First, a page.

Washington University Professors Krawczynski and Kislat are leading a campaign to launch the 8-m focal length X-ray telescope X-Calibur on a stratospheric balloon flight. A helium filled balloon will carry the telescope to an altitude of 126,000 feet, where it will observe the X-ray emission from a sample of black holes, neutron stars, and pulsars in our Milky Way galaxy.
The payload will be launched between September 7 and September 30 from NASA’s Columbia Scientific Balloon Facility in Fort Sumner NM. The team will measure the polarization (the plane in which the electric field of the X-rays oscillates) of the high-energy X-ray emission from two black holes and two neutron stars.The polarization holds information about how and where the X-Ray emission originates.
The team hopes to gain new insights into how black holes in a binary orbit with stars gobble up stellar matter and grow, as well as about the physical conditions close to neutron stars, 10-mile-diameter objects with masses exceeding the mass of our sun.
Currently, graduate student Banafsheh Beheshtipour, lead engineer Paul Dowkontt, and Professors Kislat and Krawczynski are in Fort Sumner assembling the experiment and aligning and calibrating the telescope and the focal-plane instrumentation. The team will be joined on September 4 by Dr. Matthias Beilicke who was centrally involved in the construction of the experiment.
The Washington University group is collaborating with several other groups on this project: the WASP (Wallops Arc Second Pointer) group of the Wallops Flight Facility, which provided the balloon gondola and the pointing system; the Goddard Space Flight Center group, which furnished the X-ray mirror; and the Brookhaven National Lab group, in charge of the Application Specific Integrated Circuits (ASICs) for the readout of the detectors. Washington University leads the scientific team, and designed and built the 8-m long carbon-fiber telescope truss, and the X-ray polarimeter.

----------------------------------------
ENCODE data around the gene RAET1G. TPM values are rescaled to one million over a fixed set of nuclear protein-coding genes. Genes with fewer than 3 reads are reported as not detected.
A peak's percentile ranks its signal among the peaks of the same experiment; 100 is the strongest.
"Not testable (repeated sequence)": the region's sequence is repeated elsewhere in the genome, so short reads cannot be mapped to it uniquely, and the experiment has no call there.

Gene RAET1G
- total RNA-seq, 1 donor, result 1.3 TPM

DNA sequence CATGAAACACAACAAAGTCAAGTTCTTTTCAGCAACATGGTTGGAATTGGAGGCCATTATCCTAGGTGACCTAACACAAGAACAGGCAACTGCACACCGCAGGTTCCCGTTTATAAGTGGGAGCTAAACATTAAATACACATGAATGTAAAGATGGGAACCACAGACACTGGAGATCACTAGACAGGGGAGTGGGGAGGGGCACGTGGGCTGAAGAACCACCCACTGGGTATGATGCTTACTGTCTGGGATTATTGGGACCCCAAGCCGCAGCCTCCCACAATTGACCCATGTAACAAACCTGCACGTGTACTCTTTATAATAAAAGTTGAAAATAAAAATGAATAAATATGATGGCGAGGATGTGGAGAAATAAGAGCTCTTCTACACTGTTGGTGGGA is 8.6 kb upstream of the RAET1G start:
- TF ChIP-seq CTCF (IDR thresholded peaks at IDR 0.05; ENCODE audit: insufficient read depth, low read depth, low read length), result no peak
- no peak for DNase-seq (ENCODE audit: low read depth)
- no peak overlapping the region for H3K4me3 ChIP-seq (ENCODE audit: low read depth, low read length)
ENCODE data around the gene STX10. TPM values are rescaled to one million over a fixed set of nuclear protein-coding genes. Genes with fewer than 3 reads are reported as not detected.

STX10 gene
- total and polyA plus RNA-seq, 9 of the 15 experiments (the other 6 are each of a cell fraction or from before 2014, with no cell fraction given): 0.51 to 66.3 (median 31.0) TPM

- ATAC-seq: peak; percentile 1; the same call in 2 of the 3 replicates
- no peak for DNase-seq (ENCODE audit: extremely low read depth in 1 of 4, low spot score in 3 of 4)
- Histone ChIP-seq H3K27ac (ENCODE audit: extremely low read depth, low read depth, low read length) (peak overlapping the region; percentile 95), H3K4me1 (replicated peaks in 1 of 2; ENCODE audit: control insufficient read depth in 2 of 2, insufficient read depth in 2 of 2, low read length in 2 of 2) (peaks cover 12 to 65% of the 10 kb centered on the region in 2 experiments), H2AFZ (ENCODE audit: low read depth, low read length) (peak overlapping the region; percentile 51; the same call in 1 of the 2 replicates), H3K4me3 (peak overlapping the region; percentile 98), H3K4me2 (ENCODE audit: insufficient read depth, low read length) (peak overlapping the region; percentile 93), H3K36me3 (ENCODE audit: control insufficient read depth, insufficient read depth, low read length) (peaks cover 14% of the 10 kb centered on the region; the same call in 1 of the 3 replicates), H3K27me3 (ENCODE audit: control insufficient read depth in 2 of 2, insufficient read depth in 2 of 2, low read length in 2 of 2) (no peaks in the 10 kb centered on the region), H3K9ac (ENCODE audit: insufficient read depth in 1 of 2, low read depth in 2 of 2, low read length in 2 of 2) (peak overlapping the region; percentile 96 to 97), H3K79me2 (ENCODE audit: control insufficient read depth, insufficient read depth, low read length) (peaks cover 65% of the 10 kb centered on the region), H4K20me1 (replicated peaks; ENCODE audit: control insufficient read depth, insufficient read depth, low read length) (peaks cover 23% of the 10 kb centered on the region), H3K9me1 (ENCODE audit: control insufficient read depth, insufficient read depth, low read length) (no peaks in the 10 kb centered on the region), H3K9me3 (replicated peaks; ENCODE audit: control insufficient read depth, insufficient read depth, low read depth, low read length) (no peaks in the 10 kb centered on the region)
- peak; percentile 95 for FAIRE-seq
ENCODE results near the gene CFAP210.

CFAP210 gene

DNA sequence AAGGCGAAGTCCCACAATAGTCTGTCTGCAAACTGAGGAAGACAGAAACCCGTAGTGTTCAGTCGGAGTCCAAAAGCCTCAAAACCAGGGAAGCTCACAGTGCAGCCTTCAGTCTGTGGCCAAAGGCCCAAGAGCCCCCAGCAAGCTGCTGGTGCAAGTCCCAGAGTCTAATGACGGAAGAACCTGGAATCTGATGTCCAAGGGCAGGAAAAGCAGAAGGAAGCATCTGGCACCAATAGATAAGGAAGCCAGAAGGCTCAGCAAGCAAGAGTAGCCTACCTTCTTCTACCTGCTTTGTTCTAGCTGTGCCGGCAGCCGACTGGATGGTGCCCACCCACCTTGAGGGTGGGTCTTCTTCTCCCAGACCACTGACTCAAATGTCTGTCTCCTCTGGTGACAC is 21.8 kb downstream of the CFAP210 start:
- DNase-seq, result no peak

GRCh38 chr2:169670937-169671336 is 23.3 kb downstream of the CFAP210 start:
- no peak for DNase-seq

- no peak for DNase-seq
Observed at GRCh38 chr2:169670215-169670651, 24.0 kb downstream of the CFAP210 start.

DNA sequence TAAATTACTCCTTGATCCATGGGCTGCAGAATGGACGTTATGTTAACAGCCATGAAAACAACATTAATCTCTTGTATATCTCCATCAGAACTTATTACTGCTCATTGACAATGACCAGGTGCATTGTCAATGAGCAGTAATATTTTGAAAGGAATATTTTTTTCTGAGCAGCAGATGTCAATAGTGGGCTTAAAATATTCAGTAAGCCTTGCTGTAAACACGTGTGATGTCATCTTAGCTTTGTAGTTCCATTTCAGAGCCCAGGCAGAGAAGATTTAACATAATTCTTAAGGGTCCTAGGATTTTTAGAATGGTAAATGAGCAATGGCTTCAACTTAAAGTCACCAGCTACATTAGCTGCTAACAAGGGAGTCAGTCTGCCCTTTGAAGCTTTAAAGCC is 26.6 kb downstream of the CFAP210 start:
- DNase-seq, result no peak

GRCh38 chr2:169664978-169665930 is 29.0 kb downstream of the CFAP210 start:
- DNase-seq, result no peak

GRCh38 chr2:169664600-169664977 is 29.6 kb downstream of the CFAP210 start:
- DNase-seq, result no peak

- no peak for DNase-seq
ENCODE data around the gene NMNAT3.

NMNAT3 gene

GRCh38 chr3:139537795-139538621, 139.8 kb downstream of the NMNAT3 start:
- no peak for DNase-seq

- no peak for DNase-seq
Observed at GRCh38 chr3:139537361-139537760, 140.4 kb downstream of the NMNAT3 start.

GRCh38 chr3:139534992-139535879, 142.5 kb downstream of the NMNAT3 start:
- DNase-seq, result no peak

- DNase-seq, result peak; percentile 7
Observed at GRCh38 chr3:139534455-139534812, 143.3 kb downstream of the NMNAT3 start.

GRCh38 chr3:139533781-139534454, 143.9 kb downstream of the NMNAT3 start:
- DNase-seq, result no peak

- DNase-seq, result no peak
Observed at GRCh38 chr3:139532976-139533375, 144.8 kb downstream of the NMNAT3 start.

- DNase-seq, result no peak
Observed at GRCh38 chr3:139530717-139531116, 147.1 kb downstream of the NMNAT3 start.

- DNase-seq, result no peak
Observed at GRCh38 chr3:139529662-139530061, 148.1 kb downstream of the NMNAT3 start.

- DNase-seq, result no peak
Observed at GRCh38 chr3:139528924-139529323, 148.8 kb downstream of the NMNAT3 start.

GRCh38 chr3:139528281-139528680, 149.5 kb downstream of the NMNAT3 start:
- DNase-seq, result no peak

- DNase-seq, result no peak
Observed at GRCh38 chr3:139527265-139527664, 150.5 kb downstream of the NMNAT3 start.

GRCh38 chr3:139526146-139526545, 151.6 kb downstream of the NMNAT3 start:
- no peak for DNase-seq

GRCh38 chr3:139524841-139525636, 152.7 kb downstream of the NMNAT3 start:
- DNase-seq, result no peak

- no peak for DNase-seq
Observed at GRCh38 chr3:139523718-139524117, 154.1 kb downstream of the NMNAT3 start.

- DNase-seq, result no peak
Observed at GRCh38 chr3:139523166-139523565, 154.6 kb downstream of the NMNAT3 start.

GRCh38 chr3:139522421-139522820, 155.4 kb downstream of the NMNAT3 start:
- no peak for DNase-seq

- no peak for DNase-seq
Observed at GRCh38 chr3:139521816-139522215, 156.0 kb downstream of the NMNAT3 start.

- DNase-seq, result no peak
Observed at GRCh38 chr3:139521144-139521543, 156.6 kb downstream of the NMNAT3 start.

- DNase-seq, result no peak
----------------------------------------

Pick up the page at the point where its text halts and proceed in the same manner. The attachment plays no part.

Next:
The X-Calibur team includes several science collaborators: M. Baring of Rice University; A. Bodaghee of Georgia College; A. Falcone of Penn State; T. Maccarone of Texas Tech.; and J. Schnittman of Goddard Space Flight Center.
The X-Calibur team will provide updates on the status of the experiment and the ballooning campaign on this blog, so we hope you will subscribe. Feedback and questions are welcome.
The X-Calibur project is funded by NASA under contract NNX14AD19G. The X-Calibur team thanks the McDonnell Center for the Space Sciences at Washington University for sponsoring the design and fabrication of a prototype polarimeter, and the Columbia Scientific Balloon Facility for supporting the balloon flight.